Archelis wearable chair from Japan helps surgeons through long hours of surgery



This is the abridged version from our original article in Japanese.

As IT industry workers normally work facing to desktops or laptops, more than a few of them are willing to use items like a standing desk to avoid sitting at work for all day. While there are many jobs that let people work while standing, one of the hardest is probably surgical operations which force surgeons to keep standing for long hours.

A wearable chair called Archelis (meaning ‘walkable chair’ in Japanese) is designed for surgeons, allowing them to sit during surgery, thus reducing fatigue during long and physically demanding operations. It was developed for people in the medical field, but it can also help any worker in any industry who must stand for long periods. [1]

Archelis was developed by Yokohama-based mold factory Nitto in collaboration with Chiba University’s Center for Frontier Medical Engineering, Hiroaki Nishimura Design, and Japan Polymer Technology. They aim to begin selling the product this summer.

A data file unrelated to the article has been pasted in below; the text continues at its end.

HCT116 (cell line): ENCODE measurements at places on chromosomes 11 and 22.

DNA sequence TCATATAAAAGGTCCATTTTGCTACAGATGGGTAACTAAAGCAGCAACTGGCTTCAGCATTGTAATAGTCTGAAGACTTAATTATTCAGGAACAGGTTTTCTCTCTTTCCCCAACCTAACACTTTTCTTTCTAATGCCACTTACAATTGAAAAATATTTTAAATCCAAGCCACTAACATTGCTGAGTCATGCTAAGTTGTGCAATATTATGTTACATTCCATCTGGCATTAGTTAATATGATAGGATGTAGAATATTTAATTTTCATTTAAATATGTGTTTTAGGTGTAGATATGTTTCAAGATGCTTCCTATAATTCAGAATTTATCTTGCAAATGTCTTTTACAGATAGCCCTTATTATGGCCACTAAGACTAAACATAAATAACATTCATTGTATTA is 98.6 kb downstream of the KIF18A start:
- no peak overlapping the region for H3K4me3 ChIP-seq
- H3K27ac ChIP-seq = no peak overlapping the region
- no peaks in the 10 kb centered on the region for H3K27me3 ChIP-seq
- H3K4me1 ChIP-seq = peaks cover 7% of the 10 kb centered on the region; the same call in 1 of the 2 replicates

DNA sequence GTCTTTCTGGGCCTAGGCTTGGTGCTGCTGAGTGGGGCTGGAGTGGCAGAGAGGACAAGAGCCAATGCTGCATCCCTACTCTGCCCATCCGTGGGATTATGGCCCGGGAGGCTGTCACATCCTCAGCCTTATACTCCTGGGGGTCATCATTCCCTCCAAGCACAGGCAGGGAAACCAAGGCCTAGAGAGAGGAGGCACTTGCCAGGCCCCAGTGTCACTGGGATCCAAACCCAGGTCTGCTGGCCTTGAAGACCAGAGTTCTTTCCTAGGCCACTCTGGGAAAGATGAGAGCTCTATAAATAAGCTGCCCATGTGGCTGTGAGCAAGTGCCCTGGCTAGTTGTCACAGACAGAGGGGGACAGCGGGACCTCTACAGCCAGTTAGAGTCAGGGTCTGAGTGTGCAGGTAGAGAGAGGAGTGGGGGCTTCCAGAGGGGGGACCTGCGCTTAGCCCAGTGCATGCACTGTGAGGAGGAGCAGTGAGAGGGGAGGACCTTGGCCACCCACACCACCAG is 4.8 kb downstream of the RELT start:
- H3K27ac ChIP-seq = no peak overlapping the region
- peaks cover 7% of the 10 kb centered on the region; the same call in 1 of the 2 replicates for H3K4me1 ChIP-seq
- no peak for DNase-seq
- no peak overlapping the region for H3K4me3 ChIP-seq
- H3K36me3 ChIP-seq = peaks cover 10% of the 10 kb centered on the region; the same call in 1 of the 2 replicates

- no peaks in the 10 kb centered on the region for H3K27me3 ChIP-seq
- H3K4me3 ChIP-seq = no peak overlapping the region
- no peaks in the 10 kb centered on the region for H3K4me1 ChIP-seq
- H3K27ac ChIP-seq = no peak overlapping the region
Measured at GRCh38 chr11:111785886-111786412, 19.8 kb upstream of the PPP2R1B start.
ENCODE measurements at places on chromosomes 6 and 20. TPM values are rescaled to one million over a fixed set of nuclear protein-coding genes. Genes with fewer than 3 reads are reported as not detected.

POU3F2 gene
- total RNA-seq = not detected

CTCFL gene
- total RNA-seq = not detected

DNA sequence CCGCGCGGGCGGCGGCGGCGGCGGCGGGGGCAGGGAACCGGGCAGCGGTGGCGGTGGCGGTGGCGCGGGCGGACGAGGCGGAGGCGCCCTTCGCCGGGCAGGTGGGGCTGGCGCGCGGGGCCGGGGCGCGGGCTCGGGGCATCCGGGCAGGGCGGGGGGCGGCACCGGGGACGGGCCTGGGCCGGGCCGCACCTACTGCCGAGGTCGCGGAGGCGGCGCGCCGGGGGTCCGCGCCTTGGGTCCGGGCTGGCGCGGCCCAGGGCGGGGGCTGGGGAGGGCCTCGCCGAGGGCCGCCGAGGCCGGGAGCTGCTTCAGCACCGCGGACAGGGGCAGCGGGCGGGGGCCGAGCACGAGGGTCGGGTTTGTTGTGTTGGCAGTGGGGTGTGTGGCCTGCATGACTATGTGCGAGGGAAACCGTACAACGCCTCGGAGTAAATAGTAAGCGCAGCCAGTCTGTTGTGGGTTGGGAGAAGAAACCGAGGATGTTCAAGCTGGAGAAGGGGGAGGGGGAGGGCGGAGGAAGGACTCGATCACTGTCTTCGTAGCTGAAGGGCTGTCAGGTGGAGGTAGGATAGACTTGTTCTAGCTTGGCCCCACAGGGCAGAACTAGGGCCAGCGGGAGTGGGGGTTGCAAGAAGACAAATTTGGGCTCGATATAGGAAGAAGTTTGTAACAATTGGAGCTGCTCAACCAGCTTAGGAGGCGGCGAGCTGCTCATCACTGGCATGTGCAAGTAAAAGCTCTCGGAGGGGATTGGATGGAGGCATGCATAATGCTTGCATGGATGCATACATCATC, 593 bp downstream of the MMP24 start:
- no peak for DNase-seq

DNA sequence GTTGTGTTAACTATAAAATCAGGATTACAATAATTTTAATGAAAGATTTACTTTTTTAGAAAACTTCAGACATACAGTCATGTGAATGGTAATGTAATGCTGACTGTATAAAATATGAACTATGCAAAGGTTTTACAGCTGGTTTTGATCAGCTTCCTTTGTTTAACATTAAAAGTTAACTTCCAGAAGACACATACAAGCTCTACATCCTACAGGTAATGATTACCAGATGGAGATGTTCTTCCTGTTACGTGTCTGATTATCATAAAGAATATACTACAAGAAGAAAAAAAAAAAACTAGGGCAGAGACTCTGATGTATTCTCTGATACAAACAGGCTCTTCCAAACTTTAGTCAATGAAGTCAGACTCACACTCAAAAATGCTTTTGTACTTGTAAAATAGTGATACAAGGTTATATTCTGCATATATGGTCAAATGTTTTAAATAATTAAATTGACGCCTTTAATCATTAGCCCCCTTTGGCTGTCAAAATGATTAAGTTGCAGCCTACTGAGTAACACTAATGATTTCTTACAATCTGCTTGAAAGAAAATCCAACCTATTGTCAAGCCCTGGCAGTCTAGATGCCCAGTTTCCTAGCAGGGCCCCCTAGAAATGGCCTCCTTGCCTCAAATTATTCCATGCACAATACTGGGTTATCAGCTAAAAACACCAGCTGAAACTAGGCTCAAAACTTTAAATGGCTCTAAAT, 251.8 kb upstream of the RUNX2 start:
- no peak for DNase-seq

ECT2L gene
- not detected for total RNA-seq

Translated by Minako Ambiru via Mother First
Edited by Kurt Hanson and Masaru Ikeda

  1. Regarding wearable chairs, Swiss startup Noonee was in the news last year for developing a line for factory workers. A product similar to “Archelis” or “Noonee” can be found gaining patents - expired since - 37 years ago. The name for this product given by its inventor, one “Robert Bonner,” was in fact “wearable chair.”